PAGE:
A year after Blood and Sand (1941), Anthony Quinn announced that he and Hayworth would do a bullfight picture together, but it was never made.
Gave birth to her 1st child at age 26, a daughter Rebecca Welles on December 17, 1944. Child's father was her 2nd ex-husband, Orson Welles.
Gave birth to her 2nd child at age 31, a daughter Yasmin Khan on December 26, 1949. Child's father was her 3rd ex-husband, Prince Aly Khan.

Personal Quotes (30)

[To writer Virginia Van Upp] Every man I have ever known has fallen in love with Gilda and awakened with me.
I haven't had everything from life. I've had too much.
[when asked what had held up her dress in Gilda (1946)] Two things.
I never really thought of myself as a sex goddess; I felt I was more a comedian who could dance.
[1974, when asked what she thought when she looks at herself after waking up in the morning] Darling, I don't wake up 'til the afternoon.
All I wanted was just what everybody else wants, you know, to be loved.
What surprises me in life are not the marriages that fail, but the marriages that succeed.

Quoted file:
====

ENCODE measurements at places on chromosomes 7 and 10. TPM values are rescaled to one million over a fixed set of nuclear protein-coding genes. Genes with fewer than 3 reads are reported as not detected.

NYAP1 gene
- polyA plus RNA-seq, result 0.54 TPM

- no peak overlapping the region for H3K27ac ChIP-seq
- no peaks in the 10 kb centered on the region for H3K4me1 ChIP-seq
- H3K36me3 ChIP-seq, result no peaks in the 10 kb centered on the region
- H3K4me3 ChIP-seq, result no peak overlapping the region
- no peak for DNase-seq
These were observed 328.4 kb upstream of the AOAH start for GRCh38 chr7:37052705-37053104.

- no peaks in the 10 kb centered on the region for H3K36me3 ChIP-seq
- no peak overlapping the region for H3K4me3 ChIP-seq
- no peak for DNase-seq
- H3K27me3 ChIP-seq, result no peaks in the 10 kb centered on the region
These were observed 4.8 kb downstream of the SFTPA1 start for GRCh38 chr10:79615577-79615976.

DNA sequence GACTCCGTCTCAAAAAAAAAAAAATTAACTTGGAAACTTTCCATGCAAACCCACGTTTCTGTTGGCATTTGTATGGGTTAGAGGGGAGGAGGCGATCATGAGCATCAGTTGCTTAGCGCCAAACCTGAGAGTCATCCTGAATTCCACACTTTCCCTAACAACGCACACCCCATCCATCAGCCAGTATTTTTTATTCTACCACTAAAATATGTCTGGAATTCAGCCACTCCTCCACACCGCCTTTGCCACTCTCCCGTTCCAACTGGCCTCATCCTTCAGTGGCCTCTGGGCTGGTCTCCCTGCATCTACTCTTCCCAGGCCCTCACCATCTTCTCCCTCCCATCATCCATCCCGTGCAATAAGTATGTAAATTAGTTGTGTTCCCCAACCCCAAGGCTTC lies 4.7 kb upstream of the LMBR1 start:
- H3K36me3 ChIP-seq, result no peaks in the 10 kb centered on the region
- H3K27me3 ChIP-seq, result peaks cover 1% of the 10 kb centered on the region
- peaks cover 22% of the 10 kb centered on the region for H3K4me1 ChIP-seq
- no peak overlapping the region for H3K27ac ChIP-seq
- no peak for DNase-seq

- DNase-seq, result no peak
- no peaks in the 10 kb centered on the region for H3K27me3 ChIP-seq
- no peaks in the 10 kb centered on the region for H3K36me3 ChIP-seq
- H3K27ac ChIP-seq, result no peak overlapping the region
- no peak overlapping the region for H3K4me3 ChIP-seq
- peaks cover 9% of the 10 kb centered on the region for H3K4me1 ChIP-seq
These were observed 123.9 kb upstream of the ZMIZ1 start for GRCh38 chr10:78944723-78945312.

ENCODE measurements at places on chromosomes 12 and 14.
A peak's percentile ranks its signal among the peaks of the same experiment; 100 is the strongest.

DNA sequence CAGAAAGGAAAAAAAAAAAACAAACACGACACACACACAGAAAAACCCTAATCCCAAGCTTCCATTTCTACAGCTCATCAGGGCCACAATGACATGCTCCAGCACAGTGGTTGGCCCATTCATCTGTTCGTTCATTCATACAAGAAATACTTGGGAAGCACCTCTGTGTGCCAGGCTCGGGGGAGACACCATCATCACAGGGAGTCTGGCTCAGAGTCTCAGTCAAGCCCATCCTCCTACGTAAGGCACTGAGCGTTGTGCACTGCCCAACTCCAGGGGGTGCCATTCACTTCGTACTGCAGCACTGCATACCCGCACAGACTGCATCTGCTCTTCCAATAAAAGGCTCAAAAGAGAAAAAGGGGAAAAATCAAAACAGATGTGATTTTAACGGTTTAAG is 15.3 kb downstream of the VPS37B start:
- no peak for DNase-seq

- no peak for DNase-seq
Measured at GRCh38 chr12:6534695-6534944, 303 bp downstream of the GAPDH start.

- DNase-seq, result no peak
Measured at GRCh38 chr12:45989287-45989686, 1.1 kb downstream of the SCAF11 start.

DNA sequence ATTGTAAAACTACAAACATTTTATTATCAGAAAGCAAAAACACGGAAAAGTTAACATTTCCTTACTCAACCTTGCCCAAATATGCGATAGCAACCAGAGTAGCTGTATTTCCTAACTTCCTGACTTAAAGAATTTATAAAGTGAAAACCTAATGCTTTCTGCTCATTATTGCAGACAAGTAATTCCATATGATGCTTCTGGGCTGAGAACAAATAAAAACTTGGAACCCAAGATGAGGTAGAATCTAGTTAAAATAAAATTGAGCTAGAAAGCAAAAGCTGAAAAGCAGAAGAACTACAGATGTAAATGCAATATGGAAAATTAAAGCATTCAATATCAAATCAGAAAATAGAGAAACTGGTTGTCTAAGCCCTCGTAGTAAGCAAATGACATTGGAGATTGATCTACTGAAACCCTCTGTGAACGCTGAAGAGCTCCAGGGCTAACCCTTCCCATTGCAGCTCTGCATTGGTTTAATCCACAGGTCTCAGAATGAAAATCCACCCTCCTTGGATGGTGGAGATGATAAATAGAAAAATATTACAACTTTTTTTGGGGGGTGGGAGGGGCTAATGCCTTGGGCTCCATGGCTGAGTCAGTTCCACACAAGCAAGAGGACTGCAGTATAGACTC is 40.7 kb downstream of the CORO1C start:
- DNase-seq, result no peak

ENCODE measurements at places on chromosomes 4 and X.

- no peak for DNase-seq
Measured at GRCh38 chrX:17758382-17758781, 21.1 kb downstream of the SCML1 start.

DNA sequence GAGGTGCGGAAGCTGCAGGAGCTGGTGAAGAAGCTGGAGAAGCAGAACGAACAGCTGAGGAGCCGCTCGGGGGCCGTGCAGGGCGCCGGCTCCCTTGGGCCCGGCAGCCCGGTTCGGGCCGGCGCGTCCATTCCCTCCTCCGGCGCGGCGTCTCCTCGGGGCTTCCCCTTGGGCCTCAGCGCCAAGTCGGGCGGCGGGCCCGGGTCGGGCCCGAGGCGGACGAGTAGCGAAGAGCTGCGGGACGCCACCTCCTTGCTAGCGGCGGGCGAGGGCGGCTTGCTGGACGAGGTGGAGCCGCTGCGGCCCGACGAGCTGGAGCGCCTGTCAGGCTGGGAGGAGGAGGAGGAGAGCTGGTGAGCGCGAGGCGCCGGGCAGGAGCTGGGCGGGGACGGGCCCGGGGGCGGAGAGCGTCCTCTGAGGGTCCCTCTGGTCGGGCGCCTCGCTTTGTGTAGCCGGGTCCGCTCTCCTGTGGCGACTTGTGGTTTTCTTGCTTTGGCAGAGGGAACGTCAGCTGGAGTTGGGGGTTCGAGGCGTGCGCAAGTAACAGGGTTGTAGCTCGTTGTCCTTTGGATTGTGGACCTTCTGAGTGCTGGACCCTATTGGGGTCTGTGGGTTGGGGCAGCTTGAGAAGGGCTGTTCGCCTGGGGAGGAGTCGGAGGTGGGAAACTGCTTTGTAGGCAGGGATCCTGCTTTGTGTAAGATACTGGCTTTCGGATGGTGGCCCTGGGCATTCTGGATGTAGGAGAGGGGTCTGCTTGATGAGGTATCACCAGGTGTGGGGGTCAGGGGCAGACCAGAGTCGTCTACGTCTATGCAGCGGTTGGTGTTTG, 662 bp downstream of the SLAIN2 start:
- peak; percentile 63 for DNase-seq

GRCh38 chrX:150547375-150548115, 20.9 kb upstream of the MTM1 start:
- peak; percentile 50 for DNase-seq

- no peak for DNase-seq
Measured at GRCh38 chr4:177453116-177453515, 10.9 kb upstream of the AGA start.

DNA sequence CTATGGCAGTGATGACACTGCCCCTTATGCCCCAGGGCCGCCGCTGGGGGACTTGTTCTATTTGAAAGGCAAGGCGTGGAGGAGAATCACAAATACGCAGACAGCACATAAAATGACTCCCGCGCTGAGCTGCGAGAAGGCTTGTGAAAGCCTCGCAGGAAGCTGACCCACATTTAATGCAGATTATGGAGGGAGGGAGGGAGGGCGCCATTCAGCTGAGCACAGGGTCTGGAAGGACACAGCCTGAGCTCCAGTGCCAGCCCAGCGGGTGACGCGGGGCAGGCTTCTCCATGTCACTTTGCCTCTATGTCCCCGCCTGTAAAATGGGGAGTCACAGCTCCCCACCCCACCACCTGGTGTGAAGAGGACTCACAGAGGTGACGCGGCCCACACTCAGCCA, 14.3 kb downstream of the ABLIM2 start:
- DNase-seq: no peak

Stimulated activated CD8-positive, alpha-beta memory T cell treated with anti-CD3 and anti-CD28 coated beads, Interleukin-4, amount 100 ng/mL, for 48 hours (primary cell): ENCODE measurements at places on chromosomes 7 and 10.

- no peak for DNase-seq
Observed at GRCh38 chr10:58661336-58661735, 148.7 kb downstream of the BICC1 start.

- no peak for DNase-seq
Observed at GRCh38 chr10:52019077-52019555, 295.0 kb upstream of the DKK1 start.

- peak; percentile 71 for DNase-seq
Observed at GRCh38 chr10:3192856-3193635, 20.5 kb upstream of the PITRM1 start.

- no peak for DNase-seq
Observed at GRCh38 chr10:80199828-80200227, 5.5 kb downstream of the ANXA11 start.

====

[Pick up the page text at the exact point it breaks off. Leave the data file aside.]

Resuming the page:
I think all women have a certain elegance about them which is destroyed when they take off their clothes.
The fun of acting is to become someone else.
Every actor, every director, everybody needs an Oscar. You have to have that little statue in Hollywood, or else you're nothing!
Basically, I am a good, gentle person, but I'm attracted to mean personalities.
No one can be Gilda 24 hours a day.
We are all tied to our destiny and there is no way we can liberate ourselves.
After all, a girl is... well, a girl. It's nice to be told you're successful at it.
Increasingly, stars are recruited from the ranks of professional models, with the result that today's starlets are better dressed and better groomed than ever before, though it is doubtful if they are better actresses.
[early in her career about husband Eddie Judson] I owe everything to Ed. I could never have made the grade in Hollywood without him. I was just too backward. My whole career was his idea.
[on why she divorced Orson Welles] I can't take his genius any more.
I wanted to study singing, but Harry Cohn kept saying, "Who needs it?" and the studio wouldn't pay for it. They had me so intimidated that I couldn't have done it anyway. They always said, "Oh, no, we can't let you do it. There's no time for that; it has to be done right now!" I was under contract, and that was it.